A student at Vermont's Champlain College has helped fuel a social media wildfire that's become a rallying cry for his generation: "OK, boomer."
"Every day, more and more, I start to sort of understand the weight of all of it," said Champlain sophomore Peter Kuli, of Lexington, Massachusetts, referring to how viral the phrase has become.
Kuli and a buddy teamed up on a song that's been used in thousands and thousands of short mobile videos shared on TikTok, though the phrase has grown far beyond that app.
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A New Zealand lawmaker, Chloe Swarbrick, 25, even recently used "OK, boomer" as a clap-back in parliamentary debate when she was heckled by an older colleague.
When young people say "OK, boomer," they're basically telling off an older person they think is out of touch, often on issues such as climate change or LGBT rights. The phrase is akin to saying, "Get with the times, grandpa."
"It definitely has started a larger conversation that I'm really happy with," Kuli told necn & NBC10 Boston.
The student acknowledged that some think "OK, boomer" is ageist or rude, and the song's full lyrics do contain aggressive or provocative language.
However, Kuli added that he has found many older folks are quick to write off millennials or Generation Z as self-absorbed avocado toast-eaters. Therefore, the student thinks turnabout is fair play, he explained.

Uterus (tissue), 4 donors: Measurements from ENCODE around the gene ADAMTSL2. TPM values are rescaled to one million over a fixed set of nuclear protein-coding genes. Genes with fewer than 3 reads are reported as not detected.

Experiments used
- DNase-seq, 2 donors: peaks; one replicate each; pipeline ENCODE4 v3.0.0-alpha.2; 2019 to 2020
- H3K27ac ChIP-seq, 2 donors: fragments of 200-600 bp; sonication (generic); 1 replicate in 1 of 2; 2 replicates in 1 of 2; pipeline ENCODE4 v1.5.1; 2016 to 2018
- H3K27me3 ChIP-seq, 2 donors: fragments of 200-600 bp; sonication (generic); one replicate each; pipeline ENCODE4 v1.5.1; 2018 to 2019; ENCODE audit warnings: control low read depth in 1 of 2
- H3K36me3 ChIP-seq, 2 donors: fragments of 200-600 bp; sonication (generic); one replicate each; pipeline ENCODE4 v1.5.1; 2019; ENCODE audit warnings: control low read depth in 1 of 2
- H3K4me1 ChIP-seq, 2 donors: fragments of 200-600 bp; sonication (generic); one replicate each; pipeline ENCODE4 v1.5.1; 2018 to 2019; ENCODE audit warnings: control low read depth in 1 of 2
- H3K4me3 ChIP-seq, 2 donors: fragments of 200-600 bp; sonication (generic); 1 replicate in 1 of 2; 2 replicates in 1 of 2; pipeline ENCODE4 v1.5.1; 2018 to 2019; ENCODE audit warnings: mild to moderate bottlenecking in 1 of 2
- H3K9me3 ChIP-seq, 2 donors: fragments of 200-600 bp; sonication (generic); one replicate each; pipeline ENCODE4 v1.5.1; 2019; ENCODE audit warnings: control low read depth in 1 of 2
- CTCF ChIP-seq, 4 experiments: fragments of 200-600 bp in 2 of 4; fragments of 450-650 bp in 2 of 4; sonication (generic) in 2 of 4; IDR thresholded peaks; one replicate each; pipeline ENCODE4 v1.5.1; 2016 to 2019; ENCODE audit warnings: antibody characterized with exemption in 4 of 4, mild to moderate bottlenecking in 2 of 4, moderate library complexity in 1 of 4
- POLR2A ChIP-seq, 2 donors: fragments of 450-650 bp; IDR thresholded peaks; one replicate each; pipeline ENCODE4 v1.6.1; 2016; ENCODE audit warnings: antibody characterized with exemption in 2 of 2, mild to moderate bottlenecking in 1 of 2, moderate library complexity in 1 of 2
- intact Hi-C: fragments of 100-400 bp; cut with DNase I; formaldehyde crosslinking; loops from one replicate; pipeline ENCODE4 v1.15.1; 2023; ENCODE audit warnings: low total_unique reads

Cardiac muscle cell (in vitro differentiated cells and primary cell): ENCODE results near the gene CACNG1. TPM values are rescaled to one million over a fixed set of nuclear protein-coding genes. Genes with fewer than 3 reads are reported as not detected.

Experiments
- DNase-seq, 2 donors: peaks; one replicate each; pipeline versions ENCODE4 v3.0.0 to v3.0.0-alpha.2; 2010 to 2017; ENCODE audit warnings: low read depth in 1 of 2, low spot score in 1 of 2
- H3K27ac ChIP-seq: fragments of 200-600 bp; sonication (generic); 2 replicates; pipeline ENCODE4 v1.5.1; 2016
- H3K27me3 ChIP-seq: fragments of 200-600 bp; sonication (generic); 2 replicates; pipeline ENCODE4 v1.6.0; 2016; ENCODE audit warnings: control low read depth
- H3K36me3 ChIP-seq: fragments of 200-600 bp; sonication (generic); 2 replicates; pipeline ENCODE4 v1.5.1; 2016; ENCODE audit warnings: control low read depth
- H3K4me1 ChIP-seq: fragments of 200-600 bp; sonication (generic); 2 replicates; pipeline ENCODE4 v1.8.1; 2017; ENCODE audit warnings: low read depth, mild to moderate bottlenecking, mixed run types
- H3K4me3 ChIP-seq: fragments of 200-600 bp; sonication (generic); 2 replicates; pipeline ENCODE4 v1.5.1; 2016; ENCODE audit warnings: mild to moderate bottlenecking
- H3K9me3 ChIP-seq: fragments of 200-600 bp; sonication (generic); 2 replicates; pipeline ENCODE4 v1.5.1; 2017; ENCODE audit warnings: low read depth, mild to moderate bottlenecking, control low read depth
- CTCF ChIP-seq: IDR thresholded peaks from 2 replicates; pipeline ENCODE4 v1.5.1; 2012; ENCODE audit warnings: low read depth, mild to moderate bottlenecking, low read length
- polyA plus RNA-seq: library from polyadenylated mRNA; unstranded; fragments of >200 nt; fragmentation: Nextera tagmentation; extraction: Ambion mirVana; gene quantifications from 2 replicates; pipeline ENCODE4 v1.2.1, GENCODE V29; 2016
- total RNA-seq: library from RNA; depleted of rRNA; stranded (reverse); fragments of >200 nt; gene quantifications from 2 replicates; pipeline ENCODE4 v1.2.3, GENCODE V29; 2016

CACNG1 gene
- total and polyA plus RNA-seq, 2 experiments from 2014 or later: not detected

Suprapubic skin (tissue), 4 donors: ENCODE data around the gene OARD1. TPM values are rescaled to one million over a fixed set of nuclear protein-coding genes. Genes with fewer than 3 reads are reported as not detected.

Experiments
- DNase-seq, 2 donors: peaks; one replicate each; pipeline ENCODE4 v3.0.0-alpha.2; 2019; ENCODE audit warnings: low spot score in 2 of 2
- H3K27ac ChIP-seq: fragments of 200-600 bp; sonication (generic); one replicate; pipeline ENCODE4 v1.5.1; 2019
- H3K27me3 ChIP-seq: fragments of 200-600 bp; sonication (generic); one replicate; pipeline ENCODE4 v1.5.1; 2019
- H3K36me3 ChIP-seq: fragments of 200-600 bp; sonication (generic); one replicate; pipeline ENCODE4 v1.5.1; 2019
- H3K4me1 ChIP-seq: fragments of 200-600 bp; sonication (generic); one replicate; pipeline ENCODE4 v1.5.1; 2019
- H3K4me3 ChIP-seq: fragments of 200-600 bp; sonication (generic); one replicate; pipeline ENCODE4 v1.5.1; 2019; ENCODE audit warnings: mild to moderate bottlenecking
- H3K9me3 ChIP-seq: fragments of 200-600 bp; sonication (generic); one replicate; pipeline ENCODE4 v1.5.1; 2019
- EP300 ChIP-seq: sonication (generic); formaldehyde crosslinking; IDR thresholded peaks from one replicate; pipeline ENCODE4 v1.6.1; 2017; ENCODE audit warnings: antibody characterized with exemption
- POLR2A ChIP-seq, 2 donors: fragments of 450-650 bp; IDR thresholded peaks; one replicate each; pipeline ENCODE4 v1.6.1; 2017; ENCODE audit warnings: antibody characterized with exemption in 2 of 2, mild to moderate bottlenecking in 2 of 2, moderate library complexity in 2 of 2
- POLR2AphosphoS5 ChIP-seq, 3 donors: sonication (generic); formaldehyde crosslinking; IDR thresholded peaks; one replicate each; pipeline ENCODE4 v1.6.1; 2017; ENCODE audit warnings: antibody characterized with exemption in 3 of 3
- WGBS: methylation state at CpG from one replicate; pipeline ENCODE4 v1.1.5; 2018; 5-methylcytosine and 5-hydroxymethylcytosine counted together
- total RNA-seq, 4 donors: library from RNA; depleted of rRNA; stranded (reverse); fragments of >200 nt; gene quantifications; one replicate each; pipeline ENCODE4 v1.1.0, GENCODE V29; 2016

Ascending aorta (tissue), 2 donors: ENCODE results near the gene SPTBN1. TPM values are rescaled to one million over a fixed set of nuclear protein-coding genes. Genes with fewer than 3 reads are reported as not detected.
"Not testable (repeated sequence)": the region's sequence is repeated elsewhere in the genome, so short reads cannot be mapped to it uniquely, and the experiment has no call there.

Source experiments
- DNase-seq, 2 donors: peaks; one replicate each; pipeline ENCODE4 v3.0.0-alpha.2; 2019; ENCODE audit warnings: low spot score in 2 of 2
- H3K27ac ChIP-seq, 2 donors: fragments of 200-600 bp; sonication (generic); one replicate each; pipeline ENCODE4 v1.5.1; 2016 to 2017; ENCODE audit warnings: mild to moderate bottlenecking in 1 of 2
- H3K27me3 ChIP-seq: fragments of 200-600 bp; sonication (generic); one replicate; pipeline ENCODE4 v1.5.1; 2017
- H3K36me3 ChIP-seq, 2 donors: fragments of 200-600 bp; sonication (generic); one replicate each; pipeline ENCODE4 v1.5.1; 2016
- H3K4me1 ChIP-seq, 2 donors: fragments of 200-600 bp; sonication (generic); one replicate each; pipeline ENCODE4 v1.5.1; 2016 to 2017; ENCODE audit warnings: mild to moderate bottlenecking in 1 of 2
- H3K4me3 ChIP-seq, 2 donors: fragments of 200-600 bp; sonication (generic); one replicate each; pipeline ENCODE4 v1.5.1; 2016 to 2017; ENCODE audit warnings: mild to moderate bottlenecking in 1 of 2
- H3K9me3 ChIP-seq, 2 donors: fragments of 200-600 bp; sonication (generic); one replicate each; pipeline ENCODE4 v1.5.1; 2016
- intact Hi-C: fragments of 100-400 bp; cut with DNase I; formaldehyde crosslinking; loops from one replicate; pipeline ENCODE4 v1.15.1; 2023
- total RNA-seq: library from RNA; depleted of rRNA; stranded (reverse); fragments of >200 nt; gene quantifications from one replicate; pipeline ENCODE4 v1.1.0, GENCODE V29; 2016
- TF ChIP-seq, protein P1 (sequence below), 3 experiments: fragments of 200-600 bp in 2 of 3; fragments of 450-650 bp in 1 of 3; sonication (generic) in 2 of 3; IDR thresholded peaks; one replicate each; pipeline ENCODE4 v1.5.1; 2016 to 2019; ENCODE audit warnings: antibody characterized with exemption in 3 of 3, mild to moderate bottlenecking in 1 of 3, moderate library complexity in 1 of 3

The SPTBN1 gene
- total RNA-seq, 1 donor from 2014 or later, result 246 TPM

Gen-Xer Elaine Young, a digital marketing professor at Champlain College, agrees.
"This is social media doing what social media does," Young observed. "I think this is just a fun way for a younger generation to use their tools to poke back."
Syndi Zook, a baby boomer who manages a senior housing facility in Burlington's New North End, doesn't mind the "OK, boomer" videos. She said she sees them as helping politically active young people form important bonds
"I think it's the natural progression of things," Zook said of the viral movement, noting she and her peers used protest signs or letters to the editor to blast generations above them for their stances on civil rights, environmental concerns, women's access to reproductive health care or other issues.
"They've got a lot of work to do," Zook said of today's young people. "They're using the technology to make a point. Sometimes the point goes, 'ouch,' but who doesn't need a little ouch every now and then?"
Kuli said his own grandfather told him he was onto something with this modern form of an eye roll, which the student hopes will not just highlight divides, but also spark action for solutions.
"And create more change," Kuli said.